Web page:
samedi 28 mai 2011

The Playlist Of The Weekend

Turn on your iPod, press “Shuffle Songs” and see what happens…

“Inside My Love”, Minnie Riperton
I think I’ve discovered that song in the brilliant Tarantino’s “Jacky Brown”. It’s a pure R’n’B song with the marvelous voice of Riperton in it. The bass and strings of the chorus grooves like hell and we can hear the highest and yet smooth note made by a human voice I’ve ever heard in a song. The composition of the song is quite interesting and the arrangements are pure Motown sound but the main attraction here is the vocal performance of Minnie Riperton combined to that incredible Motown sound.

“I Love What You Do For Me”, Incognito, Live in Tokyo
That’s the first time I hear that song. A good friend showed me that great funk band that I don’t know well. This live in Tokyo seems amazing and hides some great tunes I have to listen to. Great song, great musicians, great singer but yet, something is missing for me. There ain’t nothing particular here according to me. That grooves well and the saxophone gets brutal in the end but I miss something.

“City Talks”, Syd Matters, Someday We Will Foresee Obstacles
Syd Matters are one of the best actual French bands. There not so famous yet but success is on its his way. They are in a way the French Pink Floyds but with a proper personality. This song is a very nice ballad on an old album. Their next album, Ghost Wispers, could become one of the greatest albums ever made and I strongly recommend it.

“Twenty-Four Hours A Day”, Billie Holliday
Nice. A good old song. I’ve always loved Billie’s voice. It’s like she’s activating a part of your brain you didn’t suspect when she starts singing: you listen to the lady. The band is brilliant and the song very nice and joyful. A good swing only that only misses Django aka the God of Swing. Solos are flowing very smoothly up till the end. Billie only sings for a few seconds there!

“This Is Not America”, David Bowie and Pat Metheny
I once was a huge fan of Bowie. I love his voice and this song is a brilliant expression of his talent of singer. That almost makes you forget about the all 8Os sounds. But the song is amazingly arranged and complex. The presence of Metheny in its composition might explain that. Although I don’t really see where the guitar genius intervenes here since the song remains quite pop and simple and there isn’t any guitar really. Pure Bowie spirit all along the song.

jeudi 26 mai 2011

The Shuffle Playlist Of The Week

Turn on your iPod, press “Shuffle Songs” and see what happens…

“Umfazi Omdala”, Johnny Clegg, Best Of Live at the Nelson Mandela Theatre
This is the typical African music played by “the white man”… the blackest of them though. Still sounds really good but a bit caricature of the black African songs but to be fair that’s what I like about this song: the fact that it doesn’t take itself seriously and assume that kind of burlesque aspect. The song is full of life and happiness. I really like the live version (that I haven’t found on youtube), less 80s like but still very kitschy. When the saxophone enters we have the feeling to listen the Cosby Show’s theme song or some TV show of that period. The voice arrangements are brilliant and the band is good and groovy. Good stuff…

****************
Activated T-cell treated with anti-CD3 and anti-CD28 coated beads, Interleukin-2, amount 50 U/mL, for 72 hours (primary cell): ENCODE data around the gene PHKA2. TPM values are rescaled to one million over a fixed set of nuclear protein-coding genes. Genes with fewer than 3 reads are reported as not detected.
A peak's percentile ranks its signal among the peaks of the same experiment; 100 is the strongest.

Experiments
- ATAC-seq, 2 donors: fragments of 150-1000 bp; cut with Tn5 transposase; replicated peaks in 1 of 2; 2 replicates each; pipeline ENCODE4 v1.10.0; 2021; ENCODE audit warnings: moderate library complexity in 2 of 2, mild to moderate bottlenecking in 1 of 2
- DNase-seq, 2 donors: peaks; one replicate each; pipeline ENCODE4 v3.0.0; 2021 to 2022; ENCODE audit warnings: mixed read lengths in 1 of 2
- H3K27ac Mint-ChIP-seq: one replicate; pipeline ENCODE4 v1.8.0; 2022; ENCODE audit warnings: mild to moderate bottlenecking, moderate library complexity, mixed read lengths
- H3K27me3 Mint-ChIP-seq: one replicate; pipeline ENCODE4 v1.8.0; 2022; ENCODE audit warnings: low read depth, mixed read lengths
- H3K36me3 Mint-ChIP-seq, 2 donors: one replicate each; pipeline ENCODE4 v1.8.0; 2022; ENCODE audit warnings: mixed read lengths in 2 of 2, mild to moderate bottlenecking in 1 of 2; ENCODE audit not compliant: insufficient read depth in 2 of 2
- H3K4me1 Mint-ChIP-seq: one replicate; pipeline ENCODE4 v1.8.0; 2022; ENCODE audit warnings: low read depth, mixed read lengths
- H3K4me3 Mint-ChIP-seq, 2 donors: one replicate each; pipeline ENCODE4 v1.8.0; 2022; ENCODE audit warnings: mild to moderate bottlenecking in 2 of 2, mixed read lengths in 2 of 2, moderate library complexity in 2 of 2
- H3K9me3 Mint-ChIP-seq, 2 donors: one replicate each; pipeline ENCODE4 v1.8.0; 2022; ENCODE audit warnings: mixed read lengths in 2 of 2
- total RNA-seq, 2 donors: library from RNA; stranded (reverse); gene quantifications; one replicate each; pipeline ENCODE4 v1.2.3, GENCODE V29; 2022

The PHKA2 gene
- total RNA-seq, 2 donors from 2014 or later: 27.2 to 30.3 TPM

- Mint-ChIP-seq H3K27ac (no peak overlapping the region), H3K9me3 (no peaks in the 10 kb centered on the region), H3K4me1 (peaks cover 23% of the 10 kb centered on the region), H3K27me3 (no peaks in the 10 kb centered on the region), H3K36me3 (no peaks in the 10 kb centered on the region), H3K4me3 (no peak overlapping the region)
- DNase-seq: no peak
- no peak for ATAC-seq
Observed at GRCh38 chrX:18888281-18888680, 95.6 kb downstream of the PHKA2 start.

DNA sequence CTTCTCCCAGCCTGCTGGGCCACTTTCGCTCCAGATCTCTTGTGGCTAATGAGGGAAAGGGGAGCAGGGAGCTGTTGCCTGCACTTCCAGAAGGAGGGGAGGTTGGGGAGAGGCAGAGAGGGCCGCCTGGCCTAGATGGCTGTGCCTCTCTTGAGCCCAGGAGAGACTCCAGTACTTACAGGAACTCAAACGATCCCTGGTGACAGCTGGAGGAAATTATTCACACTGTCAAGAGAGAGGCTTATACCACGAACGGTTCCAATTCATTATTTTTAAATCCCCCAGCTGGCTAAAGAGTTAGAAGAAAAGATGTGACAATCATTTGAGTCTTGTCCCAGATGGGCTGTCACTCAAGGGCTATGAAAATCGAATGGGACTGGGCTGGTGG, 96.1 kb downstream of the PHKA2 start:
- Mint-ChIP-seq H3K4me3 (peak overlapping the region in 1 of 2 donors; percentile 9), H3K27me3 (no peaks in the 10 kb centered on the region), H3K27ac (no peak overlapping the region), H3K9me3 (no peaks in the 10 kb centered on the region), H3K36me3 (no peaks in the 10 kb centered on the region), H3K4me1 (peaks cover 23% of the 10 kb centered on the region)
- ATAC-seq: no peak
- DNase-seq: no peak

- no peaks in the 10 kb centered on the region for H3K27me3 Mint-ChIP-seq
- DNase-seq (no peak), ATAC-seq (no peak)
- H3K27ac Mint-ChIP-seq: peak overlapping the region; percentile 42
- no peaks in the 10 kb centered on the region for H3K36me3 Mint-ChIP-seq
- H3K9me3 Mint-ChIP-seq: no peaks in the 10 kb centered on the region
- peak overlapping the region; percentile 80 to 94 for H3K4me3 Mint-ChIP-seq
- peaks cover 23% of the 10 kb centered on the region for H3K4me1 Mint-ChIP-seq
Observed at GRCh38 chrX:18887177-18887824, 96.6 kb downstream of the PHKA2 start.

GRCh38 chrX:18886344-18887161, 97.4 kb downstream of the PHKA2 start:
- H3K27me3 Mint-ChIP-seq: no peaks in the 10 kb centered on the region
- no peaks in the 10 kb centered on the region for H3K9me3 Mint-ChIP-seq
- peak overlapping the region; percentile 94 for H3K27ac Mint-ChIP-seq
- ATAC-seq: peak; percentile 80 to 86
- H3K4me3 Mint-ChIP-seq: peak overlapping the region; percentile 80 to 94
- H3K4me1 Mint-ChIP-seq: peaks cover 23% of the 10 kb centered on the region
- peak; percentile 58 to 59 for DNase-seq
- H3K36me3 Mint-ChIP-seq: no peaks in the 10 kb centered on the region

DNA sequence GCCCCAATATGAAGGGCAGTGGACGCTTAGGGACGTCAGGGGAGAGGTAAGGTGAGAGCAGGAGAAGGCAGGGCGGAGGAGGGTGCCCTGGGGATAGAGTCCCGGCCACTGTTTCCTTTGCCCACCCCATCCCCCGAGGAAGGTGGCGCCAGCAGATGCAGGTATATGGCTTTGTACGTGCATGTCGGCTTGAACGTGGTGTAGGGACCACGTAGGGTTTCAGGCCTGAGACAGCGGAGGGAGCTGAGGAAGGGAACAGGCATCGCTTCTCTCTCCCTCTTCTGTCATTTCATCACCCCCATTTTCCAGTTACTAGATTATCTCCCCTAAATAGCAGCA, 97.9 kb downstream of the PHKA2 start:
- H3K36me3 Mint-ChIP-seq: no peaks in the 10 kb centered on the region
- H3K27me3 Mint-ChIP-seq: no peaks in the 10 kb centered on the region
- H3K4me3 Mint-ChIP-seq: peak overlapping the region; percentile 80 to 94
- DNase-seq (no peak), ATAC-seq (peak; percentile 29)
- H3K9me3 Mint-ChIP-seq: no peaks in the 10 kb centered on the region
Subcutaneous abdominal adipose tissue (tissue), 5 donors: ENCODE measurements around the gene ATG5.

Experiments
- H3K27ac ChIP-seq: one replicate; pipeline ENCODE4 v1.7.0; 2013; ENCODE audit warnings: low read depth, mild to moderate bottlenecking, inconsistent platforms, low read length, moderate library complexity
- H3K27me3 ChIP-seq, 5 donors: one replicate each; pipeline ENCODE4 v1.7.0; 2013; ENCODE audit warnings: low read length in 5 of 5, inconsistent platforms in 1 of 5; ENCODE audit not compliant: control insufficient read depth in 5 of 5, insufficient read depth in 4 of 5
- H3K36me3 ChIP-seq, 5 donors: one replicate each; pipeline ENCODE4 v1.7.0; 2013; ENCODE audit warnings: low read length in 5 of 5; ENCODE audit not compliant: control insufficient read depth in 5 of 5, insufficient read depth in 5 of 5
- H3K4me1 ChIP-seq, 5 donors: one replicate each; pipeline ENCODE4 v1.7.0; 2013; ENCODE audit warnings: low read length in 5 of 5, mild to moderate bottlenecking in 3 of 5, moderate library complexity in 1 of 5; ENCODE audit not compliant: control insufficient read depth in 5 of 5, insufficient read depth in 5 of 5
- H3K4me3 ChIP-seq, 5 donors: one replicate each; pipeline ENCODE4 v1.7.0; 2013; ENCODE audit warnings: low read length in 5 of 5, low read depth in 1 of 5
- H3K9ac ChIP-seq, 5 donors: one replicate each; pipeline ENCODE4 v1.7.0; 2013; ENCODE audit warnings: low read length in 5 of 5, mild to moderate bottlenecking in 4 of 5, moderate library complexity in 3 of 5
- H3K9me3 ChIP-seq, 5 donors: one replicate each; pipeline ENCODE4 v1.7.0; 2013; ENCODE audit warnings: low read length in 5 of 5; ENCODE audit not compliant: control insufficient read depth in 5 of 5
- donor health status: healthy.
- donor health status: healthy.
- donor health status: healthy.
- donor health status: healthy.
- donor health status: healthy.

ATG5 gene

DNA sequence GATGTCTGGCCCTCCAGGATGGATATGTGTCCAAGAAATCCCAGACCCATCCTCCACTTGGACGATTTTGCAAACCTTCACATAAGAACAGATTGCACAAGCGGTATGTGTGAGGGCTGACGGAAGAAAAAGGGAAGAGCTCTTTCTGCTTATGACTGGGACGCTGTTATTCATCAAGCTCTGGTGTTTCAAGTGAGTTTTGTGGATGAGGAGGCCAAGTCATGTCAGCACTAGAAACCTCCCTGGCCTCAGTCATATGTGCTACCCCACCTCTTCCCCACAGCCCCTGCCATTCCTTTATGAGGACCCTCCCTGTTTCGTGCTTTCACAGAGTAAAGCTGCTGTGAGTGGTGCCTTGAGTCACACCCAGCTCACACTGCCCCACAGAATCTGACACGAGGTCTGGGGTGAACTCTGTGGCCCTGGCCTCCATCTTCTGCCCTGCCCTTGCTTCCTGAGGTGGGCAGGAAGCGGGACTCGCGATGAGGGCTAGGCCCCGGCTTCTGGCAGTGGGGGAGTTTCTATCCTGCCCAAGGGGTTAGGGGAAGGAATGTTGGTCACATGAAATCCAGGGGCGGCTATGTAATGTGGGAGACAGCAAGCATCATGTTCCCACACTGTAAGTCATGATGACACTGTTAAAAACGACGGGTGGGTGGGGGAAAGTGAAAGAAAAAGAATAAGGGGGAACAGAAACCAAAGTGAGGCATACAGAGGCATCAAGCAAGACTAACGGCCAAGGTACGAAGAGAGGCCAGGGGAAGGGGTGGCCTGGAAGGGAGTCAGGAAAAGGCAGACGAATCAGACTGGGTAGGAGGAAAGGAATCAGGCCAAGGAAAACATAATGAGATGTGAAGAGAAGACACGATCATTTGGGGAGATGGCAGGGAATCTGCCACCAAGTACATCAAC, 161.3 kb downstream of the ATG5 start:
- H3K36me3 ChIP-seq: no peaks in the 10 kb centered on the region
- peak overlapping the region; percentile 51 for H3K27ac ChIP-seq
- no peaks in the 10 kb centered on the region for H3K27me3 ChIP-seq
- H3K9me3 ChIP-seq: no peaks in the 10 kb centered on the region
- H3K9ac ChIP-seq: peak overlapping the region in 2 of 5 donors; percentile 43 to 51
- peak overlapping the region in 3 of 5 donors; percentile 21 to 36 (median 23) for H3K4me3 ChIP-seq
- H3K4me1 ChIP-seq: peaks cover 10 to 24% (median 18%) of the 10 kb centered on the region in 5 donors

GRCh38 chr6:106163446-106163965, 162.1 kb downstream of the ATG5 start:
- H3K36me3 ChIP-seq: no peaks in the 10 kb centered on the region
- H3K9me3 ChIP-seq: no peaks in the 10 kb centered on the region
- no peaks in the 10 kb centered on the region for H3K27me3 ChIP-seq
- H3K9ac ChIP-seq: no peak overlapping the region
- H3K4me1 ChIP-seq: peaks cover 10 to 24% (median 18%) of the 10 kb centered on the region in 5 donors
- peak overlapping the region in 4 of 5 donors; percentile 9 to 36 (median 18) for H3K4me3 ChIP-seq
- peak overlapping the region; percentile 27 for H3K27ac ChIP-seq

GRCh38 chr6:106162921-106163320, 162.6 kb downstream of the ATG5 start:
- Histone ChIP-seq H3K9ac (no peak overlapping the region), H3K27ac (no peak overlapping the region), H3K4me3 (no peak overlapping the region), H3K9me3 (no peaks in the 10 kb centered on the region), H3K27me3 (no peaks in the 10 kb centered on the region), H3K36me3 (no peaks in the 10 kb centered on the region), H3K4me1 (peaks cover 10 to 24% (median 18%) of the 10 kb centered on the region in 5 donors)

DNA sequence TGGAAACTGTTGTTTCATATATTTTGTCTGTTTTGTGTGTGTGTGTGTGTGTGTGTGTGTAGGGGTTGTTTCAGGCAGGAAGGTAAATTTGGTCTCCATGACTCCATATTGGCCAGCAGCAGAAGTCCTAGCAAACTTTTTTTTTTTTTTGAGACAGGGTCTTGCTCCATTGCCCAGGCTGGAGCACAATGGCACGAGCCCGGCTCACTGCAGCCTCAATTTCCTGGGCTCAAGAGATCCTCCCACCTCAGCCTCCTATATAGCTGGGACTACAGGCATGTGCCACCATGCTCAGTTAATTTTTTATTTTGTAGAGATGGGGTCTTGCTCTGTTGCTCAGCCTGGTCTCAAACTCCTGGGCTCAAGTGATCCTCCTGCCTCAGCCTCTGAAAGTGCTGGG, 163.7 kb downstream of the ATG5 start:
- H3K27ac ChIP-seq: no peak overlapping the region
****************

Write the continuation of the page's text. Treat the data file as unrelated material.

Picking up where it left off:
“Don’t Stop ‘till You Get Enough” (Demo), Michael Jackson
To be fair, I’ve never really liked Michael Jackson’s sound. Sounds made up. The rhythm does move from the beginning till the end and it’s usually a loop so there ain’t no shades and everything sounds a bit alike. But on this demo version of “Don’t Stop ‘till You Get Enough”, recorded live, you get to hear what his music really sounds like and his voice as well and I have to admit it’s freaking amazing. This guy was really able to do everything he wanted with his voice. And the music sounds much better with that kind of live recording, much more human. This is really good.

“Ode To Billy Joe”, Bobby Gentry
This is a tube from the 60s. Quite cool and good. The singer’s voice is impressive. I like the weird rhythmic done with the guitar and the distant strings intervening here and there. Quiet and unusual song indeed…

“Not A Robot, But A Ghost”, Andrew Bird, Noble Beast
One of my favorite artists. This album is unbelievable. The song has been co-written by Andrew’s mad drummer Martin Dosh. His contribution is very audible since he’s the one responsible for the robotic weird rhythmic. The warm voice of Bird contrasts so well with the coldness of the rhythm here. The arrangements and recordings are amazing and endlessly delicate creating a very unusual atmosphere. This is music to listen to.

“Evidence”, Thelonious Monk, Thelonious Monk Quartet with John Coltrane
To be fair, that’s the first time I’m listening to that track. Coltrane seems to be at his best here. I’m less a fan of the weird stuff Monk does but still, this is brilliant jazz. As always, Coltrane’s sound enlightens the all track like a pure sunray. However the all track is hard to understand because of Monk’s play. Even his solo seems rambling and makes the whole track too experimental for me.